Elemental Beverage wants to create a new drink category with the Snapchill machine, one that maintains the freshness of a hot coffee or hot tea without losing any flavor in the cooling process.
Founder Dave Dussault found that traditional cold formats like cold brew and iced coffee didn’t work for him, because he believes they all lose something in taste. In the the 16-20 hours it takes to make cold brew, and icing coffee overnight, freshness is lost. Ice dilutes the flavor and loses the heat needed to pull out the aromatics in coffee.
Dussault utilized his background as a mechanical engineer in thermodynamics, “knowing the technologies he was working with had the potential to ‘take ice out of the equation’ and potentially provide a fresher and more flavorful coffee experience.”
He developed several prototypes for what eventually became the Snapchiller machine, “which offers rapid beverage chilling and highly precise temperature control as low as -10ºF.”
Elemental said that the thermodynamics and heat exchange technology captures the essence of hot brewed coffee at its peak without oxidation, dilution or additives. At full capacity it can handle 16oz at a time, weighing about 50lbs as a countertop appliance.
Enhancing a new flavor experience
About a year ago, Dussault and Elemental premiered the second Snapchiller prototype, and this spring the company was re-branded to kick off the official launch of the final version. They plan to ship out machines that have been pre-ordered starting in Q1 2020. A handful of locations in Boston are using the Snapchiller already.
Dussault thinks it’s important to get the Snapchiller out in the cafe, bar and restaurant scene so consumers can experience the effects firsthand, because it is difficult to describe.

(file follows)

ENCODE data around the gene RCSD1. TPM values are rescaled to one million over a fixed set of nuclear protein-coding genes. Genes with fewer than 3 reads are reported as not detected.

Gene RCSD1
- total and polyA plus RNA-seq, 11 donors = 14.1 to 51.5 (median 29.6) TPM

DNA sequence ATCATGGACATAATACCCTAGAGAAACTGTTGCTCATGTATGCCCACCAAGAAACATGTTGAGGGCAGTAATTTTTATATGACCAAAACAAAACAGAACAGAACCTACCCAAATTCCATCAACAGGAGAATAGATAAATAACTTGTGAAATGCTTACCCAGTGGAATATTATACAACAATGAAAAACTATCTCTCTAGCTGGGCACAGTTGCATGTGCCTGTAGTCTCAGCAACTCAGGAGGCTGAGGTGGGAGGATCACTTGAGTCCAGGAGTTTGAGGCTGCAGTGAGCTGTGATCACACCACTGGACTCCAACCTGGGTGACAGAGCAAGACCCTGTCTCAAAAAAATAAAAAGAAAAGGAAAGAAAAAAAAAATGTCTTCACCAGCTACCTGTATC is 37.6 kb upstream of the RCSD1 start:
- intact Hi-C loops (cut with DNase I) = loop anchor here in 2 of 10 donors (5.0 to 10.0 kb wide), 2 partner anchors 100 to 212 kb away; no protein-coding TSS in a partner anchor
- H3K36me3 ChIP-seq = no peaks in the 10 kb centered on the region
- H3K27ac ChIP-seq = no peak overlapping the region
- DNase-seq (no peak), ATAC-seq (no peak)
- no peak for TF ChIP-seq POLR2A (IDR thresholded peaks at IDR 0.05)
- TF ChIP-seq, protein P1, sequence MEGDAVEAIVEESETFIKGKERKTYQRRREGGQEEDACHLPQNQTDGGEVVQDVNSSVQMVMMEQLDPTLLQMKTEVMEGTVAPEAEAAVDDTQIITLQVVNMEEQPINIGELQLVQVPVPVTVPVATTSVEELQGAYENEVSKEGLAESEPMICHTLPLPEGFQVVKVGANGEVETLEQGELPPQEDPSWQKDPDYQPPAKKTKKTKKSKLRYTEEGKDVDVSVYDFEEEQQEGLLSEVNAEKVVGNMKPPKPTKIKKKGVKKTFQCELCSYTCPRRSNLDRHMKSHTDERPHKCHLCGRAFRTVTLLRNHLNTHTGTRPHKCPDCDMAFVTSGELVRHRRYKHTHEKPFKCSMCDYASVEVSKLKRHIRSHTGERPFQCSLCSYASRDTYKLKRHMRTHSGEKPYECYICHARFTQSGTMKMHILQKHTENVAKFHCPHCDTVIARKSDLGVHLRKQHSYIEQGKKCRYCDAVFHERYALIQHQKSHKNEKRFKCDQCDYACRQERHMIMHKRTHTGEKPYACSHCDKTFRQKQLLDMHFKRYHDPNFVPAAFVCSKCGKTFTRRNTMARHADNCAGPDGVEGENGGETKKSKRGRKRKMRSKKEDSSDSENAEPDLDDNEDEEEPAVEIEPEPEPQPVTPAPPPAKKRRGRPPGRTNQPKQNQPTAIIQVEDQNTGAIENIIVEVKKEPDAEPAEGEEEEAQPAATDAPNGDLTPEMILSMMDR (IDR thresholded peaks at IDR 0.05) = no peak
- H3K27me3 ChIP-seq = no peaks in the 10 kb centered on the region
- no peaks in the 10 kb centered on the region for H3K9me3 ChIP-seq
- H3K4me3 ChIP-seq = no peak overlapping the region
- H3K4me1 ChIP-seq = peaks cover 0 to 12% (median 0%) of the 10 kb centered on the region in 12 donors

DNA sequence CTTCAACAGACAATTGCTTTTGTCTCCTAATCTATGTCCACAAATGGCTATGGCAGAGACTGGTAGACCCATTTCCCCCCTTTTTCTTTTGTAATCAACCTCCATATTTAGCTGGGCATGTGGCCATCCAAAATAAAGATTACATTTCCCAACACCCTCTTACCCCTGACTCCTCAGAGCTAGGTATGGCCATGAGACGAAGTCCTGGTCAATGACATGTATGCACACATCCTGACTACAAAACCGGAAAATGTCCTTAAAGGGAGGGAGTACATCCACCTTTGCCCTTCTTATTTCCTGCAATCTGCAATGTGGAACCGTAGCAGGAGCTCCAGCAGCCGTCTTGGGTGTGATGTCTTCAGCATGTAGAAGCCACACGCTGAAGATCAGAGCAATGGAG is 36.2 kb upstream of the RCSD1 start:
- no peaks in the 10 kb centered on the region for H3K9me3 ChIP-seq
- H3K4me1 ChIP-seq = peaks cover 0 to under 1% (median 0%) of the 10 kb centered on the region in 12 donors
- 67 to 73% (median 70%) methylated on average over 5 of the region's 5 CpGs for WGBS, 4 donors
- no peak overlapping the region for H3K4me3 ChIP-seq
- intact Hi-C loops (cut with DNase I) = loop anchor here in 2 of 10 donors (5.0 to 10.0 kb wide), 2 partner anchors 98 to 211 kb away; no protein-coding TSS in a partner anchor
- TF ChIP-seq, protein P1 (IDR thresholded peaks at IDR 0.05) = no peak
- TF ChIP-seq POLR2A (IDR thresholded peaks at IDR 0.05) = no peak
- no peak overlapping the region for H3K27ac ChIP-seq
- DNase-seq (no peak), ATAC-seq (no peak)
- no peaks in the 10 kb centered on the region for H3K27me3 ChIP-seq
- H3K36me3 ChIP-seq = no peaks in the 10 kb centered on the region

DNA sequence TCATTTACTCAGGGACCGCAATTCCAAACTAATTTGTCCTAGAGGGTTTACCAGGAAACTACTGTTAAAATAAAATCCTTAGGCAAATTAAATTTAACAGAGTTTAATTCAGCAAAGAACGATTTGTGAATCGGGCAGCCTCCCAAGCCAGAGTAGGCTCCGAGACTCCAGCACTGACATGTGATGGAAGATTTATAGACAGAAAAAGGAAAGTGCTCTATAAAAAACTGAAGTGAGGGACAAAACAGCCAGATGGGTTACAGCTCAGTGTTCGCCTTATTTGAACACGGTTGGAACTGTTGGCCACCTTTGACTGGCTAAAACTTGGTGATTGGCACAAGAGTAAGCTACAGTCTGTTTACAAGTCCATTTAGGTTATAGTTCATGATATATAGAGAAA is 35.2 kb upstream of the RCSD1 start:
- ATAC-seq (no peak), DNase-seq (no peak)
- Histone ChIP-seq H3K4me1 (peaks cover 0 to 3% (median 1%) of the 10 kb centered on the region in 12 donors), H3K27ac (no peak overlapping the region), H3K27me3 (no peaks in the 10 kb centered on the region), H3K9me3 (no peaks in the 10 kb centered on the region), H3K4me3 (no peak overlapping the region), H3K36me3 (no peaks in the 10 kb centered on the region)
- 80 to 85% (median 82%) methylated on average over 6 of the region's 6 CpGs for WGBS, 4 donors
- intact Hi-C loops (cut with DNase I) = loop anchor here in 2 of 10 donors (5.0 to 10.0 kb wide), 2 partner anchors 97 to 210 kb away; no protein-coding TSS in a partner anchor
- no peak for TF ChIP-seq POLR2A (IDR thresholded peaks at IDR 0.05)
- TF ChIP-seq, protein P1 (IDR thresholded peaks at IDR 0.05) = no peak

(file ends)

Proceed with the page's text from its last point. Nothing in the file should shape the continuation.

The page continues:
Jon Chen, CEO of Elemental Beverage, agreed and told BeverageDaily “You need to experience it before you’re going to understand the value of the platform.”
Chen and Dussault consider this to be a wholly new category and technology for hot beverages that “conserve the freshness in a different way.” It can be batch brewed and chilled, or used single serve with mugs and cups.
“When you chill coffee below ice cold, you actually open up the flavors and they become more enhanced and you have a totally different flavor experience,” Chen said.
Tea has similar applications and can be cooled with the machine, as well as alcohol. Chen described it as ‘operational efficiency,’ because the Snapchiller can eliminate the need for ice and keep drinks cool without shaking or mixing.
Watermelon, peanut butter and raspberry jam coffee
To showcase the effects of the Snapchiller and in an effort to get more consumers to taste the benefits, Elemental sells its own line of canned coffee on its website. It’s a limited line that they hope to change out seasonally.
“We wanted to show off a variety of both flavor profiles and different processing methods,” Chen said.
“That’s what we’re introducing to the world, opening up a different variety and possibility in coffee.”
The three current varieties of the coffee are single-origin and sourced from Kayanza, Burundi; San Alejo, Colombia; and Kolla Bolcha, Ethiopia. Chen said that the Founders selection of beans runs about $450/lb, the Flagship RTD coffees are between $4-$5/lb and the rate of average coffee is about $1/lb.
He described the Ethiopian coffee as fruity and watermelon-forward, the Colombian has a peanut butter taste, and the Burundi option is complex like a port wine with a raspberry jam flavor.
Chen said that Elemental is already running out of inventory of the first three coffees, and plans to introduce at least one new flagship flavor in the fall with limited edition options. The company might also look into a tea product next year.